Many factors contribute to parents' abusive actions toward their children (McKay, 1994; Olds & Henderson, 1989; Sedlak & Broadhurst, 1996; Vondra, 1990). The socio-ecological model underscores how interactions among individual, family, community, and societal systems contribute to increased levels of child abuse. (Belsky, 1980; Belsky, 1984; Bronfenbrenner, 1979; Culbertson & Schellenbach, 1992). Individual level child abuse risk factors encompass the abuser's personality, knowledge, skills, personal history, and mental health (Blau, Whewell, Gullotta, & Bloom, 1994; Daro & McCurdy, 1994; Ross, 1996; Wagner, 1997). Family-level risk factors include family dysfunction and conflict; stress levels within the family; and the personalities of children in the family (Seginer, 2006). Community-level risk factors include problematic social networks; academic challenges, which include cognitive dysfunction; stressors associated with employment and socioeconomic status; and lack of accessible social services (Dornbusch & Glasgow, 1996; Seginer, 2006; Wang & Holton, 2007). Culture-level risk factors include attitudes, values, and beliefs about children, discipline, abuse, and violence that permeate the larger culture in which parents live (Berry, 1997).
Community educators working closely with families recognize the interface of the many systems that contribute to risk. A systems perspective is essential to plan effective interventions. The creation of resilient communities, families, and children requires interventions that are powerful enough to effect change across systems.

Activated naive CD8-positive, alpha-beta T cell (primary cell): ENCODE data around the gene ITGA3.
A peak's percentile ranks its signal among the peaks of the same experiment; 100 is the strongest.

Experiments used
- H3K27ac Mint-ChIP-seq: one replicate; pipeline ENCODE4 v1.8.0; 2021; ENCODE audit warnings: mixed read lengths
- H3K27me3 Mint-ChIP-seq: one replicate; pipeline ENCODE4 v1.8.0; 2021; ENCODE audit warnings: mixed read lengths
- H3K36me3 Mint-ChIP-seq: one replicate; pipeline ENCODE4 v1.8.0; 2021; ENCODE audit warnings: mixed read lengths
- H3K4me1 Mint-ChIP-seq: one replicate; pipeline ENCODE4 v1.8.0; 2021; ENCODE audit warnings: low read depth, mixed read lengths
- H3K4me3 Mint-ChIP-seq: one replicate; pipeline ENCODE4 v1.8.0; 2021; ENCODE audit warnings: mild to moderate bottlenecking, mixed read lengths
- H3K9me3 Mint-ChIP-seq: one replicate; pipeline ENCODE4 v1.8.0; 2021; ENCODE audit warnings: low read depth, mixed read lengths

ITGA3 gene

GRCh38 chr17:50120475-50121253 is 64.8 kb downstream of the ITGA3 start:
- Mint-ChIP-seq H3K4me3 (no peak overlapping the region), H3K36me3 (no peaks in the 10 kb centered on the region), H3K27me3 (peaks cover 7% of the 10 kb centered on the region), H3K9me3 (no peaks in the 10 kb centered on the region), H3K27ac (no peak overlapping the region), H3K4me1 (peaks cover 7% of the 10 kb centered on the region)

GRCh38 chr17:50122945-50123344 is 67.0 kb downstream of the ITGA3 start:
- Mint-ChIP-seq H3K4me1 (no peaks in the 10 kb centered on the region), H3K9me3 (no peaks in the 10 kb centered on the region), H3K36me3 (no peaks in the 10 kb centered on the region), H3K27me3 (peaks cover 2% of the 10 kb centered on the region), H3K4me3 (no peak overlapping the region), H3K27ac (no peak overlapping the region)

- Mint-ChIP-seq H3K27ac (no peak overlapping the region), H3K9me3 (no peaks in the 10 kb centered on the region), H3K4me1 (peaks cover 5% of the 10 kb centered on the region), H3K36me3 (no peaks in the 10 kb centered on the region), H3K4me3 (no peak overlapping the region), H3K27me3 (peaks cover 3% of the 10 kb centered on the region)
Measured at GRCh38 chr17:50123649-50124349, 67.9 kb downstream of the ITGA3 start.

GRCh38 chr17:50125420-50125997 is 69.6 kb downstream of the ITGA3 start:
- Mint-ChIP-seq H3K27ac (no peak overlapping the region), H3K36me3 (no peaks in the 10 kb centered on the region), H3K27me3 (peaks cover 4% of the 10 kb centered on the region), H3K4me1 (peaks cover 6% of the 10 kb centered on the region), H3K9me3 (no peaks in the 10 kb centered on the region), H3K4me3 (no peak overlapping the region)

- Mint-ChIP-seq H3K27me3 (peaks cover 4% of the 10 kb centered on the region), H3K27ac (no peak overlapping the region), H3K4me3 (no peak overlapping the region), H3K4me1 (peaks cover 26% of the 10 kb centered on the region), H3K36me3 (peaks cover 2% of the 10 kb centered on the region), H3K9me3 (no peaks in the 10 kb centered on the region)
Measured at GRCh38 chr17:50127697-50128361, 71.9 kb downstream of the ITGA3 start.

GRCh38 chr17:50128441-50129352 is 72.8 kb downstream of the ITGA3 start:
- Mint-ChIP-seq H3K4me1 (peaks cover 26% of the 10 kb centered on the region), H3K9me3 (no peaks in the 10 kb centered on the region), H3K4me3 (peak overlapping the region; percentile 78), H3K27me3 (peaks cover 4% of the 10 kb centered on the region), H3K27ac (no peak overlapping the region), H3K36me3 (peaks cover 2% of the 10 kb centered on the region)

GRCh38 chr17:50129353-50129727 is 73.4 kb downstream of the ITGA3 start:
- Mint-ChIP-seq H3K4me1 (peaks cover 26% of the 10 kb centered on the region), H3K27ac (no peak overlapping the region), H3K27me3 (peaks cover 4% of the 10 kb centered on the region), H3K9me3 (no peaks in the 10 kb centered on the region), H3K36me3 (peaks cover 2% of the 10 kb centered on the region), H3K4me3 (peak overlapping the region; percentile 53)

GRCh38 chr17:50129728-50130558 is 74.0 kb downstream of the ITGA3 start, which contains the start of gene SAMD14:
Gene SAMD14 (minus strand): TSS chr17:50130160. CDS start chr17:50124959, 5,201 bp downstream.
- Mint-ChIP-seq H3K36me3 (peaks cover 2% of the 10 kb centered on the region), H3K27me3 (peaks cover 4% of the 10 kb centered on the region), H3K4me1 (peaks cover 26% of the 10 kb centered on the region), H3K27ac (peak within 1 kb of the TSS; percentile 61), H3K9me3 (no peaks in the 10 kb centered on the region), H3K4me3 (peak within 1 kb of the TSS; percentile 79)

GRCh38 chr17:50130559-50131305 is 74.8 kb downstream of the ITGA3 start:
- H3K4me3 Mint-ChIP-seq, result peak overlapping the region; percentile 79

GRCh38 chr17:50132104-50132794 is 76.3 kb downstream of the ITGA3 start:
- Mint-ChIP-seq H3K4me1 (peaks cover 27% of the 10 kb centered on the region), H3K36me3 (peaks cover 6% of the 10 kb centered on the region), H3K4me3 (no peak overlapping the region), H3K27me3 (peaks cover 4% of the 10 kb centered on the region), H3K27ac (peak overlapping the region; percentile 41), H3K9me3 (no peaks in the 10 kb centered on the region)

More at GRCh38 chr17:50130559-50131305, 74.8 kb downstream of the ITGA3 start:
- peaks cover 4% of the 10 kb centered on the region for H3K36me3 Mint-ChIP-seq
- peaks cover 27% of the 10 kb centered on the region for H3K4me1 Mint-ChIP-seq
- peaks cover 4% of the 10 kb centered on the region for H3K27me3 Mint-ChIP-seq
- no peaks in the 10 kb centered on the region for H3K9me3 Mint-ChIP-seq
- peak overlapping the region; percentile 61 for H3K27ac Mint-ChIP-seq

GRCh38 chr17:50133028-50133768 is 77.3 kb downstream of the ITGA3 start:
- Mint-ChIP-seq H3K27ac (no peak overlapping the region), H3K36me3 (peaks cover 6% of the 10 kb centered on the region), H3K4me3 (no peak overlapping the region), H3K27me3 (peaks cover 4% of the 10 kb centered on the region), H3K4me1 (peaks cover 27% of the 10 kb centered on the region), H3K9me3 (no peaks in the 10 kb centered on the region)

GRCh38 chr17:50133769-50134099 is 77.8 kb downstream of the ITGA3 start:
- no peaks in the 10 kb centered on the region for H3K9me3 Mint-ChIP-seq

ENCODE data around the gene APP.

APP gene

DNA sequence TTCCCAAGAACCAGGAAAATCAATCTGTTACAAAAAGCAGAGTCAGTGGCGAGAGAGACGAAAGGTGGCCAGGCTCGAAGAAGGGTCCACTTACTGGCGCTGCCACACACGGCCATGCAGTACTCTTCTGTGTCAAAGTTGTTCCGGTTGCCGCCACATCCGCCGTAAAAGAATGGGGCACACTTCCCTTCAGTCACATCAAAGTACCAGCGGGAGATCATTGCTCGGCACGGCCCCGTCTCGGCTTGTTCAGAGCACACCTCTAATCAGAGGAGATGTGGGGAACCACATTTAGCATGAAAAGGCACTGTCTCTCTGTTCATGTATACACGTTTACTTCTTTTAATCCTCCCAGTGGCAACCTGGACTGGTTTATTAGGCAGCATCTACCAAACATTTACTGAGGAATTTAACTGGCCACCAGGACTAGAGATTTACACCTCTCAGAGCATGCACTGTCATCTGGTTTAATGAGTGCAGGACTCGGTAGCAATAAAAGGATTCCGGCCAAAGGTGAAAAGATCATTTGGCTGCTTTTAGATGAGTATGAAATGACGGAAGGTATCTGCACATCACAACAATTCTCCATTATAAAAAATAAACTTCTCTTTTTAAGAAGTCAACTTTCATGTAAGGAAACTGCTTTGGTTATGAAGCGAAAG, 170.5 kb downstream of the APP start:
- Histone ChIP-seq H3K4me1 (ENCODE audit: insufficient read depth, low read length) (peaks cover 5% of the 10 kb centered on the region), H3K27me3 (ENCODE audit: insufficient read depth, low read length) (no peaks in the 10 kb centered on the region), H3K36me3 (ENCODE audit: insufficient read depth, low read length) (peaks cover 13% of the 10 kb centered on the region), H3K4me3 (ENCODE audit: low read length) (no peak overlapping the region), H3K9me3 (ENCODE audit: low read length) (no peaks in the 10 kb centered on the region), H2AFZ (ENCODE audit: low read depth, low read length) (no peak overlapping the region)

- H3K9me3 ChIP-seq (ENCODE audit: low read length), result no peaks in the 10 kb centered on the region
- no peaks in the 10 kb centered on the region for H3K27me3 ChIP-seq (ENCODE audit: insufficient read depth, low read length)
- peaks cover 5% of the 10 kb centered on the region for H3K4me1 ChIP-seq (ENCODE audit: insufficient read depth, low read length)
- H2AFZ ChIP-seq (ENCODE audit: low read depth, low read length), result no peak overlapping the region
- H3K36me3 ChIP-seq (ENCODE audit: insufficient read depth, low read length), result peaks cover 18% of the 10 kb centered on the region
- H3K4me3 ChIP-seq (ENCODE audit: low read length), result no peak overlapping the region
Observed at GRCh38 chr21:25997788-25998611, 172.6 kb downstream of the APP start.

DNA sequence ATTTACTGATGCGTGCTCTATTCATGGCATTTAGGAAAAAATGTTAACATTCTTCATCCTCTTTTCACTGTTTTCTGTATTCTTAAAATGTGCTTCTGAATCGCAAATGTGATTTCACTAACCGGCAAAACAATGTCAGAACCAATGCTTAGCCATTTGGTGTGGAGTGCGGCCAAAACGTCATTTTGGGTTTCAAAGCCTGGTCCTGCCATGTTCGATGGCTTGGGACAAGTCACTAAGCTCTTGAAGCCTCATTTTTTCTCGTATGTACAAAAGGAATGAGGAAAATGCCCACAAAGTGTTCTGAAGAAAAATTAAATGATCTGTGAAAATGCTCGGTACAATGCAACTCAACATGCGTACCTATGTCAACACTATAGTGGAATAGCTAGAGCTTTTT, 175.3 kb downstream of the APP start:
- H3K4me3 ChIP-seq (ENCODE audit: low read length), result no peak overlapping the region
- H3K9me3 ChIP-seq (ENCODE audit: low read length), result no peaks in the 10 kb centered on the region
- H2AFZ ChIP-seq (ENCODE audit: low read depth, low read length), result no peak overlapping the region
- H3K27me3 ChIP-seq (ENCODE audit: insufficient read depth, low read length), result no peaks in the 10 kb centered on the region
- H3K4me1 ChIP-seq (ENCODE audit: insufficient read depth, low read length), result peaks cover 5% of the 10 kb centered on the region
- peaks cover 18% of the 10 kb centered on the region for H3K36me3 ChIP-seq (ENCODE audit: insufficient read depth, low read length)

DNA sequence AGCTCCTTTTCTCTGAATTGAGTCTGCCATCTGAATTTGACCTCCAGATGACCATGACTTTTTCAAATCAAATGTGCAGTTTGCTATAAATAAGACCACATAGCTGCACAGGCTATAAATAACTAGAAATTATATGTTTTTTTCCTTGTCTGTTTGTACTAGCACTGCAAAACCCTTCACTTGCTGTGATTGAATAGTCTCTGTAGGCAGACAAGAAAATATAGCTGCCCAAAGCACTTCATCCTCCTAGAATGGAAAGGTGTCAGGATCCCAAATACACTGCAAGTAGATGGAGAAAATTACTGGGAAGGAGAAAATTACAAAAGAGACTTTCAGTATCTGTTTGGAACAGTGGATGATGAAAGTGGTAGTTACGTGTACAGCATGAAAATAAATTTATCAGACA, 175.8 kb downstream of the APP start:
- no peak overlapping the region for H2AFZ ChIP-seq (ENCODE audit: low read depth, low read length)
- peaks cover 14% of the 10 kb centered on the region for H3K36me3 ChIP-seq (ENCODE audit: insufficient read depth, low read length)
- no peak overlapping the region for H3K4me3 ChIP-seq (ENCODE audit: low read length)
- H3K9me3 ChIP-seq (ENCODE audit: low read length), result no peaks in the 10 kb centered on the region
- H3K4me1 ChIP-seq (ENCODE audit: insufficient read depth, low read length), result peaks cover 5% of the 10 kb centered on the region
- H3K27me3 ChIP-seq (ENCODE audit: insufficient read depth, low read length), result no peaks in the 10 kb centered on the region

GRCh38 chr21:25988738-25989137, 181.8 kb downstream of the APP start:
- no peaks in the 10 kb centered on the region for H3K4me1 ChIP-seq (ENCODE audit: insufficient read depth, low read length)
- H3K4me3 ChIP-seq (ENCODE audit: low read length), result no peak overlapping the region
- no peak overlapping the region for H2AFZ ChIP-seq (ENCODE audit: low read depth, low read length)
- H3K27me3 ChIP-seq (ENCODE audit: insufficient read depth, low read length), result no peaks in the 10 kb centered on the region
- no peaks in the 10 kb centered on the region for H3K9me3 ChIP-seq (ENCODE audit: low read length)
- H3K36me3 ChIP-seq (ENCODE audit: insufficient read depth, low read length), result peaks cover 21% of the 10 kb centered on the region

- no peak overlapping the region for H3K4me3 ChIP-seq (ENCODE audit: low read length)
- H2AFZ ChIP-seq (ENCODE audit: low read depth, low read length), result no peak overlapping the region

Ecological Systems Change
An ecological systems approach identifies key system relationships that contribute to child abuse and then leverages those relationships to produce change (Foster-Fishman, Nowell & Yang, 2007). One promising systems approach to child maltreatment prevention provides parents with education about child development, family functioning, and community support systems. Besides education and skill-building practice, parent education programs can function as a vital social support resource for parents with higher risk for abusing their children. Teaching parents to obtain and maintain social support is critical to reducing child abuse (Daro & McCurdy, 1994; Koeske & Koeske, 1990). The most effective parenting programs involve both parent and child; are relationship-based; are intense in their design; and include coaching, modeling, and practice components (Valle, Wyatt, Filene, & Boyle, 2006).